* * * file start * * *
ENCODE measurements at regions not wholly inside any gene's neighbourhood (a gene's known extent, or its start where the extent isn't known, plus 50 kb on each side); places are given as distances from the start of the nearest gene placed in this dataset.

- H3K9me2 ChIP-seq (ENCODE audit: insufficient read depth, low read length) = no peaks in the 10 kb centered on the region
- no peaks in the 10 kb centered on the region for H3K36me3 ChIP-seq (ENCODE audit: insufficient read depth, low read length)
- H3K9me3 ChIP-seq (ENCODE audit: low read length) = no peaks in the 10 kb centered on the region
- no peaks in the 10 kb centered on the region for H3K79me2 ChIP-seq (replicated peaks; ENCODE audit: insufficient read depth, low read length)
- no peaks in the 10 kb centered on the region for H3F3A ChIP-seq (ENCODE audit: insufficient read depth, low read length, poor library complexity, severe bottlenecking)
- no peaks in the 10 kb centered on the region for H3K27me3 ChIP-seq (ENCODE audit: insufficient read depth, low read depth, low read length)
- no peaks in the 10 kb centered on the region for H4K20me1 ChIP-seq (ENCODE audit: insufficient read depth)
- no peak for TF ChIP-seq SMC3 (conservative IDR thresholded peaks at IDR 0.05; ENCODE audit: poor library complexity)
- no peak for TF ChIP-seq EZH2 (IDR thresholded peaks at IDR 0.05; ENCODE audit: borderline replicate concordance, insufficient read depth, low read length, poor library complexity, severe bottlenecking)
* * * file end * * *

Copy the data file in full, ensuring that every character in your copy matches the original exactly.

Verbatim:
ENCODE measurements at regions not wholly inside any gene's neighbourhood (a gene's known extent, or its start where the extent isn't known, plus 50 kb on each side); places are given as distances from the start of the nearest gene placed in this dataset.

- H3K9me2 ChIP-seq (ENCODE audit: insufficient read depth, low read length) = no peaks in the 10 kb centered on the region
- no peaks in the 10 kb centered on the region for H3K36me3 ChIP-seq (ENCODE audit: insufficient read depth, low read length)
- H3K9me3 ChIP-seq (ENCODE audit: low read length) = no peaks in the 10 kb centered on the region
- no peaks in the 10 kb centered on the region for H3K79me2 ChIP-seq (replicated peaks; ENCODE audit: insufficient read depth, low read length)
- no peaks in the 10 kb centered on the region for H3F3A ChIP-seq (ENCODE audit: insufficient read depth, low read length, poor library complexity, severe bottlenecking)
- no peaks in the 10 kb centered on the region for H3K27me3 ChIP-seq (ENCODE audit: insufficient read depth, low read depth, low read length)
- no peaks in the 10 kb centered on the region for H4K20me1 ChIP-seq (ENCODE audit: insufficient read depth)
- no peak for TF ChIP-seq SMC3 (conservative IDR thresholded peaks at IDR 0.05; ENCODE audit: poor library complexity)
- no peak for TF ChIP-seq EZH2 (IDR thresholded peaks at IDR 0.05; ENCODE audit: borderline replicate concordance, insufficient read depth, low read length, poor library complexity, severe bottlenecking)